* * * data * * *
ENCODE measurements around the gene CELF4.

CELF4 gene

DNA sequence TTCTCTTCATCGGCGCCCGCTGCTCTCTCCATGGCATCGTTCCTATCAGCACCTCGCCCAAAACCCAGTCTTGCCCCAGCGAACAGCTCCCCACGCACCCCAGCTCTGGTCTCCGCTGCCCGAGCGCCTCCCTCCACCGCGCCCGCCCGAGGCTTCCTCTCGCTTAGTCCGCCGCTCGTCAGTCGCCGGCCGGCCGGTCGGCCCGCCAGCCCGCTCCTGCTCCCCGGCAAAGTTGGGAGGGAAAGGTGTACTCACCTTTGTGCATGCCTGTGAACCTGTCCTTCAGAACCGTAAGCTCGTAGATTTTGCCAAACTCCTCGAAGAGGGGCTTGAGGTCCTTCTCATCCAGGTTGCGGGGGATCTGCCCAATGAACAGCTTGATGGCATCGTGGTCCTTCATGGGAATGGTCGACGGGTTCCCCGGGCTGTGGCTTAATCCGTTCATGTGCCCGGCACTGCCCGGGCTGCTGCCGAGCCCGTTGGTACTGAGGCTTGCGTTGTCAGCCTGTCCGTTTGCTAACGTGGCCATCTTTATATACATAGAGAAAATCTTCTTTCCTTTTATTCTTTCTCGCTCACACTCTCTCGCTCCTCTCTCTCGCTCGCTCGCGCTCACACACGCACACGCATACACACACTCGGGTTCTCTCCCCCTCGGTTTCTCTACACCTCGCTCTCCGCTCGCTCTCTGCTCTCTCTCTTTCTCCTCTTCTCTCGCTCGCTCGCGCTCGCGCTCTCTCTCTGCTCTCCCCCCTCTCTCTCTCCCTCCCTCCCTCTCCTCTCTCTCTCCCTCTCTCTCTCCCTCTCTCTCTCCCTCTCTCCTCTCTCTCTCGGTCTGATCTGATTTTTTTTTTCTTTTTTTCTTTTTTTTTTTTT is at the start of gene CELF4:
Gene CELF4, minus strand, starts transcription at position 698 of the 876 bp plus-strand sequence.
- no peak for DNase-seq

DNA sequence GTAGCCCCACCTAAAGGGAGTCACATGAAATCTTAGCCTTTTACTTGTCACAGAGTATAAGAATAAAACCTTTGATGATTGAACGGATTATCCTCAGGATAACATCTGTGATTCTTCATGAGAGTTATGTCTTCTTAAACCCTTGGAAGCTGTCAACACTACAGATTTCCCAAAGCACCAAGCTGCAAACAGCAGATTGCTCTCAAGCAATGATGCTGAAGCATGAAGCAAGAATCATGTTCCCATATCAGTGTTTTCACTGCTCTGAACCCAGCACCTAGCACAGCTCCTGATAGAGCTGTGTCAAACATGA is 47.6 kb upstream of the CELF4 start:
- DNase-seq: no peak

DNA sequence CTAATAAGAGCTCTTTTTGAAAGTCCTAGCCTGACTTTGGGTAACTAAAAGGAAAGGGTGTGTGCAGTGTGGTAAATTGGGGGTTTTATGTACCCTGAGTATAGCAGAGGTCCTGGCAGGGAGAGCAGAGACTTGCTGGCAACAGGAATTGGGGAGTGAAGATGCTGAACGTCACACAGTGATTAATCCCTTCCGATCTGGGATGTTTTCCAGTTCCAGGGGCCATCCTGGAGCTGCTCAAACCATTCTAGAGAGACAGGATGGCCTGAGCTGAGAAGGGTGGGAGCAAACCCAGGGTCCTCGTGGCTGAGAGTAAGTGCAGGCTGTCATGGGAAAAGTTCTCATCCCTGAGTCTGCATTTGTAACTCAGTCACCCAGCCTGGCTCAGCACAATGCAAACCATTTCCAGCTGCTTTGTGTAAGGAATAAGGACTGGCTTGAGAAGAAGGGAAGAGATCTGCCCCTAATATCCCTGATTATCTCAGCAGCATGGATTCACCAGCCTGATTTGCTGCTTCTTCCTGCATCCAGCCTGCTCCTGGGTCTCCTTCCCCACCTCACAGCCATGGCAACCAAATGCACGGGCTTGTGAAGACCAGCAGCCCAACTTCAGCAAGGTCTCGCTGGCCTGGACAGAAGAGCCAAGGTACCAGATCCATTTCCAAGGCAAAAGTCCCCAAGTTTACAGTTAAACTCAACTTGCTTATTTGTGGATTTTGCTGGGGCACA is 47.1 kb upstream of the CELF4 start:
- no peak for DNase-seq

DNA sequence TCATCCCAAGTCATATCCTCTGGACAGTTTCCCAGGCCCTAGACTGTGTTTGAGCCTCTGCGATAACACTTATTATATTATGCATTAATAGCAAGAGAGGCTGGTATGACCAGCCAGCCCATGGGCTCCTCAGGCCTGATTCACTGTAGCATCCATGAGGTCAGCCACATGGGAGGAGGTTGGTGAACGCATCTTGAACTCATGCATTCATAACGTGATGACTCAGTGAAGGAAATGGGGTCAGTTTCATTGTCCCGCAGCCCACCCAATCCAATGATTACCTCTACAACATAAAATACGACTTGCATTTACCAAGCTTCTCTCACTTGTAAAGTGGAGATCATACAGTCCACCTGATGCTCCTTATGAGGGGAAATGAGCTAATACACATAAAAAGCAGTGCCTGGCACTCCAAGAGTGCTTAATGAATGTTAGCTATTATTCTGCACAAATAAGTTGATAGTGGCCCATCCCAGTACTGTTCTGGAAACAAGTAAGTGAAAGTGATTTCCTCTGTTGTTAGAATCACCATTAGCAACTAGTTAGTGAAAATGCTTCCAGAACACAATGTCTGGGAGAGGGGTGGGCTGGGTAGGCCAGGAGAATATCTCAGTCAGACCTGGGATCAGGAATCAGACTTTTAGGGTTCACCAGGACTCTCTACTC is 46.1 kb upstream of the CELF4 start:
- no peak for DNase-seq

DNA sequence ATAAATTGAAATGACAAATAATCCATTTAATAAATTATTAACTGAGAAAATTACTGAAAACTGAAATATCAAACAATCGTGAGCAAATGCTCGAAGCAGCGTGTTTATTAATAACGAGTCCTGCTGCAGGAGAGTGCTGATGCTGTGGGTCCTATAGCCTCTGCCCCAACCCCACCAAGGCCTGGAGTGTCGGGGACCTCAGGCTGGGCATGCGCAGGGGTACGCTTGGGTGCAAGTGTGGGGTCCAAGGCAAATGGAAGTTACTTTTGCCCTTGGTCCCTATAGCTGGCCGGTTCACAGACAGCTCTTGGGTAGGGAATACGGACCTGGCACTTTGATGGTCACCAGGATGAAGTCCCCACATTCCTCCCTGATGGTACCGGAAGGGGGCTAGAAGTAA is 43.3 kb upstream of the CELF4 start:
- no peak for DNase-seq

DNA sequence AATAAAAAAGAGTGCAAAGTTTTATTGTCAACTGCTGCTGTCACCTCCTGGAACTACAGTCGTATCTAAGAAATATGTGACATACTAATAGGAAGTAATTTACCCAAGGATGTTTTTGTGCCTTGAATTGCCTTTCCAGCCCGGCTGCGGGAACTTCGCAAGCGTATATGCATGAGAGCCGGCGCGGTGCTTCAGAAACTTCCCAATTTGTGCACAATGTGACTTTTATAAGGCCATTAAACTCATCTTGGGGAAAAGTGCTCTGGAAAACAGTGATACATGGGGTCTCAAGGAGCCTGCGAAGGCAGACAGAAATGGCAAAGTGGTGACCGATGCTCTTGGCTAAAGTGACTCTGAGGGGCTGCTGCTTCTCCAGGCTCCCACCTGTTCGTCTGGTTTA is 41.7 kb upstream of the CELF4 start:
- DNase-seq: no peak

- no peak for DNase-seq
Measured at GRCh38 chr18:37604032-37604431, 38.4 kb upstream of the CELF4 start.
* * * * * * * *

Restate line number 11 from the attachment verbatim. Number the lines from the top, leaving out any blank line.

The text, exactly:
- no peak for DNase-seq